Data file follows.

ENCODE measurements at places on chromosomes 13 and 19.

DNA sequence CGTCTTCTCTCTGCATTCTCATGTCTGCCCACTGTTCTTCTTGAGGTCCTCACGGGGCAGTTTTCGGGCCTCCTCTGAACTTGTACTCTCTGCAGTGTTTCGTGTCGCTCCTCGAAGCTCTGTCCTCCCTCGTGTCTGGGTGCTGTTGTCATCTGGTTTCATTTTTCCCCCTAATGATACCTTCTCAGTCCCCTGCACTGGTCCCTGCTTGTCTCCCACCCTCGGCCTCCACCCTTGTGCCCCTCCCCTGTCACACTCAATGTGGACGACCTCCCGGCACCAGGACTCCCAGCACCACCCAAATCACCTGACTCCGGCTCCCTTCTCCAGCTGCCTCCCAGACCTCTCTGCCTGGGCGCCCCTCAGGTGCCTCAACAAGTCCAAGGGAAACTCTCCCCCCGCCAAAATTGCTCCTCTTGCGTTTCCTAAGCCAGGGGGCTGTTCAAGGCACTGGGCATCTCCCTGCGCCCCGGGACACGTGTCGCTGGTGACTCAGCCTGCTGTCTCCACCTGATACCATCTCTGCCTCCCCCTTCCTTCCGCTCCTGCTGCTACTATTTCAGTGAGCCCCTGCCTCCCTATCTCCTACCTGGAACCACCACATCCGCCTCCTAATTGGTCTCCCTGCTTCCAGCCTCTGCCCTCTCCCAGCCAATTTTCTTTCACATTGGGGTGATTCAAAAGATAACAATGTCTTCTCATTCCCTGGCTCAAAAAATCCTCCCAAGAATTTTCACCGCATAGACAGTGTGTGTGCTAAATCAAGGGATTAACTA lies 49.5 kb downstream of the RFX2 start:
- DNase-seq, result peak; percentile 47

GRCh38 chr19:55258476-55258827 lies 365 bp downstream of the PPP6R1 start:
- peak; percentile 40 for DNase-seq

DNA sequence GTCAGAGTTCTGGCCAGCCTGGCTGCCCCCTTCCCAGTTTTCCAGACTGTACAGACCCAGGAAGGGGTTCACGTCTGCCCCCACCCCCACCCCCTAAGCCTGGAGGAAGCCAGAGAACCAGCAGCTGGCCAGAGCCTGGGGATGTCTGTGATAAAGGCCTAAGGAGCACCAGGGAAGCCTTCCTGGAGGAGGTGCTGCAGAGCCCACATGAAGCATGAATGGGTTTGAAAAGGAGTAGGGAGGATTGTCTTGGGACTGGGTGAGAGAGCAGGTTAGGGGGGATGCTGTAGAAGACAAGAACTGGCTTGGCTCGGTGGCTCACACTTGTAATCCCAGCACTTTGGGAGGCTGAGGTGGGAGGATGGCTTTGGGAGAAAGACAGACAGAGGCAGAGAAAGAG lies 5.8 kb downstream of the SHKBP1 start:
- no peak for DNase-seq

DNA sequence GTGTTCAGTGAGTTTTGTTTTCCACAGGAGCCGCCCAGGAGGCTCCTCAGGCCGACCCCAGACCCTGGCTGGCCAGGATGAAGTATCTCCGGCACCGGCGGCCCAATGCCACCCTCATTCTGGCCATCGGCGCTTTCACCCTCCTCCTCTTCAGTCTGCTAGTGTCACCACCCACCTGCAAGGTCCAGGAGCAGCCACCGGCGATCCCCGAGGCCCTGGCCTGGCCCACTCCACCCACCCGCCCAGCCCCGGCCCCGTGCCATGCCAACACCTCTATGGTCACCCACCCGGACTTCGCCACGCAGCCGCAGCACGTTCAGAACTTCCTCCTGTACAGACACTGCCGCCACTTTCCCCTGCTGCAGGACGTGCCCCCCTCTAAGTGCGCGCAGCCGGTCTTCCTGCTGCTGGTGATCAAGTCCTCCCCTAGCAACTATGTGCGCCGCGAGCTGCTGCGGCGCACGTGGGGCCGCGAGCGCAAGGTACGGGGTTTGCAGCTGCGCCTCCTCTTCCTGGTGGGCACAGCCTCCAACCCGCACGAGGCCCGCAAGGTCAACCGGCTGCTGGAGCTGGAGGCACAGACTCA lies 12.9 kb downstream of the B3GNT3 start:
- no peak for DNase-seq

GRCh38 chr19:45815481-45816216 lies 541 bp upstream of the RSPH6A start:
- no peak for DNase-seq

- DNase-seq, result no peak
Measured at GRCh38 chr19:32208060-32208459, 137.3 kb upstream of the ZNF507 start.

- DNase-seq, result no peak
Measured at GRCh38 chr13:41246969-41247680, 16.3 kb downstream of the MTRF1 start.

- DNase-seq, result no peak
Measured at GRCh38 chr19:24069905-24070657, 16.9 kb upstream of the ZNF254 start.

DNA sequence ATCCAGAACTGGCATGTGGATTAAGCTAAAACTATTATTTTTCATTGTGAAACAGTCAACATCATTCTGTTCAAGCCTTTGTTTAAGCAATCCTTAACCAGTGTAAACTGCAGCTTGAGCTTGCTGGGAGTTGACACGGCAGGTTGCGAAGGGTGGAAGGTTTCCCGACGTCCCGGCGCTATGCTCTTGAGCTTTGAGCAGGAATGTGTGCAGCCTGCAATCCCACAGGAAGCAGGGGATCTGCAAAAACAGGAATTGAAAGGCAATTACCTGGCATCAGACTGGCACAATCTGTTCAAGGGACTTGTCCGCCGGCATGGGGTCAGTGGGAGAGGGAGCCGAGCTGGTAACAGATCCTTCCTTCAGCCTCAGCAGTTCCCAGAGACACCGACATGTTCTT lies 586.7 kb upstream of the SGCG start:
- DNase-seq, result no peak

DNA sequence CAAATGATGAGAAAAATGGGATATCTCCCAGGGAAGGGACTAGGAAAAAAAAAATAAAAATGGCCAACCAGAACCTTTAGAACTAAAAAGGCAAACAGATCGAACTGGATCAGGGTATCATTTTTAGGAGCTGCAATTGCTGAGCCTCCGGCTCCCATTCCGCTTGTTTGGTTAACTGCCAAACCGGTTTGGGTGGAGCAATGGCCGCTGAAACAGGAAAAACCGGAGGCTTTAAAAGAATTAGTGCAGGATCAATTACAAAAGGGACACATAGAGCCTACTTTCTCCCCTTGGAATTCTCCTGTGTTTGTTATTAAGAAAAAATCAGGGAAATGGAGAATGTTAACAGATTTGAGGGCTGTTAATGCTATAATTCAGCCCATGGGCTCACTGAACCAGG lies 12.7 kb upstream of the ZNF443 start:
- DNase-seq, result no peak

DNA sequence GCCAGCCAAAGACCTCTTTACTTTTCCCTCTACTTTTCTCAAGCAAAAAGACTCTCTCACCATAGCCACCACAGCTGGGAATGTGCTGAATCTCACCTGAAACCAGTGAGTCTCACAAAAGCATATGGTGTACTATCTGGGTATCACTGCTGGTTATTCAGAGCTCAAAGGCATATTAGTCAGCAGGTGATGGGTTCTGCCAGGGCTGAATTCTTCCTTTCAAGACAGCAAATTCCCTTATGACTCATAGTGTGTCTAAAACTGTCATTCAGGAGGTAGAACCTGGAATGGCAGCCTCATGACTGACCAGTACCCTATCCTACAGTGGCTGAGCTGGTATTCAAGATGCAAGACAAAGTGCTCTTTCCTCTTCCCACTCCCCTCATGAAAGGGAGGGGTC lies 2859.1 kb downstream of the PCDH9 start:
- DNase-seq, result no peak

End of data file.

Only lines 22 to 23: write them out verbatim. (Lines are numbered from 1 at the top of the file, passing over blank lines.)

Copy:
DNA sequence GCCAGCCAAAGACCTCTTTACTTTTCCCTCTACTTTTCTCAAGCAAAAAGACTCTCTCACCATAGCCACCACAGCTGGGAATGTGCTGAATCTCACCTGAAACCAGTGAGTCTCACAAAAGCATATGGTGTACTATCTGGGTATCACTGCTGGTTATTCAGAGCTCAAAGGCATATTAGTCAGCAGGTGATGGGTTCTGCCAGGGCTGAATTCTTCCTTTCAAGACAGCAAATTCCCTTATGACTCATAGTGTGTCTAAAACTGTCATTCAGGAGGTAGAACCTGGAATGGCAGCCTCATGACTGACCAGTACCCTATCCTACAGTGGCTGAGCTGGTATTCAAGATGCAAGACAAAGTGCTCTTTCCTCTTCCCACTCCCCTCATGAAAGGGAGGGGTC lies 2859.1 kb downstream of the PCDH9 start:
- DNase-seq, result no peak